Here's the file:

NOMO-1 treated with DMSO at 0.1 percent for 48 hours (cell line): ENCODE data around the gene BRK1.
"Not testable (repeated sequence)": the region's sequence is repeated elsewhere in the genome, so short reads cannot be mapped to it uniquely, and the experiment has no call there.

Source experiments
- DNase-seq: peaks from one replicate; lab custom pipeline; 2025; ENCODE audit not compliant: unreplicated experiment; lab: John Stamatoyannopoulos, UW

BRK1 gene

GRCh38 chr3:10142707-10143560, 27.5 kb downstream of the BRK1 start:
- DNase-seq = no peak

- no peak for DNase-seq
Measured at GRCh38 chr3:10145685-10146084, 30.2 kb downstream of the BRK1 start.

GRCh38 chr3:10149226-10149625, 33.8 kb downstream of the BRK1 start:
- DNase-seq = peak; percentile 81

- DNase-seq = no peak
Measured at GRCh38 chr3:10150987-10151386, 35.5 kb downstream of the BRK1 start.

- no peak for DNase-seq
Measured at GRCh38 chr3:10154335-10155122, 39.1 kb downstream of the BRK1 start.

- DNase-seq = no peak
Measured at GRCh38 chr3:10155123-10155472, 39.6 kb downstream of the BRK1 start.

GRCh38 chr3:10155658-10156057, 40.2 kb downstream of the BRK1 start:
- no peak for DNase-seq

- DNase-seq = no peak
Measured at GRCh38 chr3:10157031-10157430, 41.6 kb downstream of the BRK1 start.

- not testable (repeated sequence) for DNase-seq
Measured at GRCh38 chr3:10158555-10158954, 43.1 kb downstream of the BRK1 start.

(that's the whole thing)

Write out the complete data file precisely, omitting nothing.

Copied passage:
NOMO-1 treated with DMSO at 0.1 percent for 48 hours (cell line): ENCODE data around the gene BRK1.
"Not testable (repeated sequence)": the region's sequence is repeated elsewhere in the genome, so short reads cannot be mapped to it uniquely, and the experiment has no call there.

Source experiments
- DNase-seq: peaks from one replicate; lab custom pipeline; 2025; ENCODE audit not compliant: unreplicated experiment; lab: John Stamatoyannopoulos, UW

BRK1 gene

GRCh38 chr3:10142707-10143560, 27.5 kb downstream of the BRK1 start:
- DNase-seq = no peak

- no peak for DNase-seq
Measured at GRCh38 chr3:10145685-10146084, 30.2 kb downstream of the BRK1 start.

GRCh38 chr3:10149226-10149625, 33.8 kb downstream of the BRK1 start:
- DNase-seq = peak; percentile 81

- DNase-seq = no peak
Measured at GRCh38 chr3:10150987-10151386, 35.5 kb downstream of the BRK1 start.

- no peak for DNase-seq
Measured at GRCh38 chr3:10154335-10155122, 39.1 kb downstream of the BRK1 start.

- DNase-seq = no peak
Measured at GRCh38 chr3:10155123-10155472, 39.6 kb downstream of the BRK1 start.

GRCh38 chr3:10155658-10156057, 40.2 kb downstream of the BRK1 start:
- no peak for DNase-seq

- DNase-seq = no peak
Measured at GRCh38 chr3:10157031-10157430, 41.6 kb downstream of the BRK1 start.

- not testable (repeated sequence) for DNase-seq
Measured at GRCh38 chr3:10158555-10158954, 43.1 kb downstream of the BRK1 start.